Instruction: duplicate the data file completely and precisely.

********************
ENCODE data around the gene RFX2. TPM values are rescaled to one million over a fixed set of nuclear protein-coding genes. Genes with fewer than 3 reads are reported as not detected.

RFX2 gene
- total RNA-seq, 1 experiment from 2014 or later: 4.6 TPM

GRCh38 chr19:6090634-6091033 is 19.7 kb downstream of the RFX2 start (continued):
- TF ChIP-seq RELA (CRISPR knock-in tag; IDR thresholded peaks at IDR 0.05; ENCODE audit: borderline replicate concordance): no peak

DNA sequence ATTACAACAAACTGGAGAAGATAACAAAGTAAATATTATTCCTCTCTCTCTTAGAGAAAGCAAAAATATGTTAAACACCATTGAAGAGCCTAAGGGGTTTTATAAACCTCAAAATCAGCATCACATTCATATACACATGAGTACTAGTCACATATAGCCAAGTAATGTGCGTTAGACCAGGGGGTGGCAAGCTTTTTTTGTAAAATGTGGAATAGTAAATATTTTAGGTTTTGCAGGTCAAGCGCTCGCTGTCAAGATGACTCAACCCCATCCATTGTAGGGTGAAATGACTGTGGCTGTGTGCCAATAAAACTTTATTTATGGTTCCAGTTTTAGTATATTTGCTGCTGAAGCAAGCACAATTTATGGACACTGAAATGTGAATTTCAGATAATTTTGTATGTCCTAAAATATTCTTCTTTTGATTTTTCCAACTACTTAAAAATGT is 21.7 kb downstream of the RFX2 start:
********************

ENCODE data around the gene RFX2. TPM values are rescaled to one million over a fixed set of nuclear protein-coding genes. Genes with fewer than 3 reads are reported as not detected.

RFX2 gene
- total RNA-seq, 1 experiment from 2014 or later: 4.6 TPM

GRCh38 chr19:6090634-6091033 is 19.7 kb downstream of the RFX2 start (continued):
- TF ChIP-seq RELA (CRISPR knock-in tag; IDR thresholded peaks at IDR 0.05; ENCODE audit: borderline replicate concordance): no peak

DNA sequence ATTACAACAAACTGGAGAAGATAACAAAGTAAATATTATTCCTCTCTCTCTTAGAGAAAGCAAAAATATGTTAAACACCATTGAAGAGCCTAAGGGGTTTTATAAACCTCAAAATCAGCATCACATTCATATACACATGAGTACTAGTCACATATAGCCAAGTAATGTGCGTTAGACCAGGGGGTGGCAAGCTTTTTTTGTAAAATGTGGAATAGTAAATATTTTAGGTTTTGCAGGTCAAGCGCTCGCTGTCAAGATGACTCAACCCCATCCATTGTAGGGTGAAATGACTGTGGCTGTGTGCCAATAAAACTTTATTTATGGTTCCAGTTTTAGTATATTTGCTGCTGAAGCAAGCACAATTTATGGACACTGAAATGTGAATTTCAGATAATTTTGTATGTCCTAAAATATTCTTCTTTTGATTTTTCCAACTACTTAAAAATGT is 21.7 kb downstream of the RFX2 start: